We searched for examples that demonstrated nonlinear behavior of seismic waves. Strong low-frequency Rayleigh waves appear to have suppressed high-frequency S-waves. The tensile cycle of strong high frequency P-waves likely suppressed high frequency S-waves. The stresses ahead of the rupture tip of the 1992 Landers earthquake likely brought the uppermost few hundred meters of granite into frictional failure. This process suppressed high-frequency S-waves.
Broader Impacts We concentrated on the societal aspect of SCEC finding new classes of fragile geological features that allow inference of past peak ground velocity. We also studied nonlinear attenuation of surface waves that allows us to infer the maximum future peak ground velocity. We have obtained examples where dynamic stresses from long-period waves suppress high-frequency S-waves.

Our recognition of the modulation of tectonics by strong seismic waves likely has application to near-fault tectonics at crustal depths. This topic falls with priorities 1b and 6b.

We have continued with outreach to the planetary community. We submitted paper on the tidal processes within the Saturn moon Enceladus. Strong tides cause repeated frictional failure in the shallow ice and should relax tectonic stresses. The process is analogous to the modulation of tectonics by strong seismic waves.
Exemplary Figure Figure 2: Seismic velocity data near the Pilot Hole as a function of depth. Well log data in granite after [Boness and Zoback, 20904] and sandstone log after [Ryberg et al., 2012]. Seismic survey data inversions: blue dashed and green dotted “R” curves are two estimates by Ryberg et al. [2012] and purple dashed “Z” curve is estimate by Zhang et al. [2009]. The tracked line is the square root of depth calibrated with the sandstone data expected from low-cycle fatigue at constant dynamic strain. The shallow seismic velocity at the nearby UPSAR array (box U) [Fischer et al., 2008] is shown, as the inversions did not have good shallow resolution. From Sleep [2014].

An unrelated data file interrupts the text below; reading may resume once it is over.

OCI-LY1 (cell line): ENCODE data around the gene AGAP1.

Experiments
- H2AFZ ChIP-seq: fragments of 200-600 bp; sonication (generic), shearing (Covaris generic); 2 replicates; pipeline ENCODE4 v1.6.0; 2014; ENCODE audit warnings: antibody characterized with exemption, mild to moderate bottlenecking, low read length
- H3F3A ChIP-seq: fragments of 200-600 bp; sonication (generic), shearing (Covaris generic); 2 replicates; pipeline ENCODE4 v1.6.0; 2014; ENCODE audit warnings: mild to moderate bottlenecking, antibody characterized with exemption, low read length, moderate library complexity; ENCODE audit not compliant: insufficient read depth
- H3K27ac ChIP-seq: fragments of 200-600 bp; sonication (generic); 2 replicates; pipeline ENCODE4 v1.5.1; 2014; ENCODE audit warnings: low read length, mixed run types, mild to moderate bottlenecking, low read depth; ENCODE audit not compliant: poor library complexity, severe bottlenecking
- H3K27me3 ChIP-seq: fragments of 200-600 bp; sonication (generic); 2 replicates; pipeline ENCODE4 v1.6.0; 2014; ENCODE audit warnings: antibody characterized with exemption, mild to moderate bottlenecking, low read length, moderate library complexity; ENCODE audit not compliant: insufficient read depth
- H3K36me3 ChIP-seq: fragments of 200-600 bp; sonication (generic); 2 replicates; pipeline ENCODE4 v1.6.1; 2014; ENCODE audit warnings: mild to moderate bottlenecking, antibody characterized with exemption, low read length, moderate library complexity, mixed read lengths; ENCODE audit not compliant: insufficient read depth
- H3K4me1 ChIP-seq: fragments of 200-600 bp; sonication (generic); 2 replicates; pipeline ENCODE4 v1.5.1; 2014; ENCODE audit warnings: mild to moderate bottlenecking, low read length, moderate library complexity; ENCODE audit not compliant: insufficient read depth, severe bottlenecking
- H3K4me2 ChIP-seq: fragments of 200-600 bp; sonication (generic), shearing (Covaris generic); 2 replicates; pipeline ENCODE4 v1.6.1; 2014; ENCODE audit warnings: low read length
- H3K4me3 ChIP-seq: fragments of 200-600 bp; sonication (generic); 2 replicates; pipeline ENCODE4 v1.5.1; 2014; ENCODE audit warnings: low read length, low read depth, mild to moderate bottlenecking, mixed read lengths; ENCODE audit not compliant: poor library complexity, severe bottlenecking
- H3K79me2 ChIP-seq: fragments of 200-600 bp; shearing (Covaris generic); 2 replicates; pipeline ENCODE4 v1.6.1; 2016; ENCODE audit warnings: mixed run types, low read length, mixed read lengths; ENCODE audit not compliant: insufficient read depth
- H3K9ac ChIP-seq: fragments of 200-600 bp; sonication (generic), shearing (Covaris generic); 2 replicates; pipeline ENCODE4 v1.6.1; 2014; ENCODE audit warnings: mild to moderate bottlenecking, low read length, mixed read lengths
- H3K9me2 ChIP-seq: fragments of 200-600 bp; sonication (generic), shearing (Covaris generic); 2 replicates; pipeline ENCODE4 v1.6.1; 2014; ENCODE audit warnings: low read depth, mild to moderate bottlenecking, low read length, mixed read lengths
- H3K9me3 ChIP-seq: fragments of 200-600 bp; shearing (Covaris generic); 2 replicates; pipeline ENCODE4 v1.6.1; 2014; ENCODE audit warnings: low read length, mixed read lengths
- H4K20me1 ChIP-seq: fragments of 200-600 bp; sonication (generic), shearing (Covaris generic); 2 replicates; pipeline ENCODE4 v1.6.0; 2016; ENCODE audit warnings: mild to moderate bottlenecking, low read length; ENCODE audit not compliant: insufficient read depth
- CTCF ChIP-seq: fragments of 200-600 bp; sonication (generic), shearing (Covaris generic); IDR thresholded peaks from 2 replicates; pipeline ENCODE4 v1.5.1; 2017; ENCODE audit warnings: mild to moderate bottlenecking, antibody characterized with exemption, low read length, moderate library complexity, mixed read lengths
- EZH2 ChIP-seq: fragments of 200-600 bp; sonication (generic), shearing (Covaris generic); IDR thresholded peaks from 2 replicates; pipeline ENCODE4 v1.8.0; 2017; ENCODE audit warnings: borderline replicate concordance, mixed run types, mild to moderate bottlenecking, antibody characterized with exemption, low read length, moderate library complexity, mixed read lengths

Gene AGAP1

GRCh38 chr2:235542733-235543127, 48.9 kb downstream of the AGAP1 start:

Boness, N. L., and M. D. Zoback (2004), Stress-induced seismic velocity anisotropy and physical properties in the SAFOD Pilot Hole in Parkfield, CA. Geophys. Res. Lett., 31, L15S17, doi:10.1029/2003GL019020.
Ryberg, T., J. A. Hole, G. S. Fuis, M. J. Rymer, F. Bleibinhaus, D. Stromeyer and K. Bauer (2012) Tomographic Vp and Vs structure of the California Central Coast Ranges, in the vicinity of SAFOD, from controlled-source seismic data. Geophys. J. Int., 190, 1341–1360.
Zhang, H., C. Thurber, and P. Bedrosian (2009) Joint inversion for Vp, Vs, and Vp/Vs at SAFOD, Parkfield, California. Geochem. Geophys. Geosyst., 10, Q11002, doi:10.1029/2009GC002709.
Fischer, A. D., Z. G. Peng, and C. G. Sammis, (2008b) Dynamic triggering of high-frequency bursts by strong motions during the 2004 Parkfield earthquake sequence. Geophys. Res. Lett., 35, L12305.
Sleep, N. H. (2014), Ambient tectonic stress as fragile geological feature, Geochem. Geophys. Geosyst., 15, 3628–3644, doi:10.1002/2014GC005426.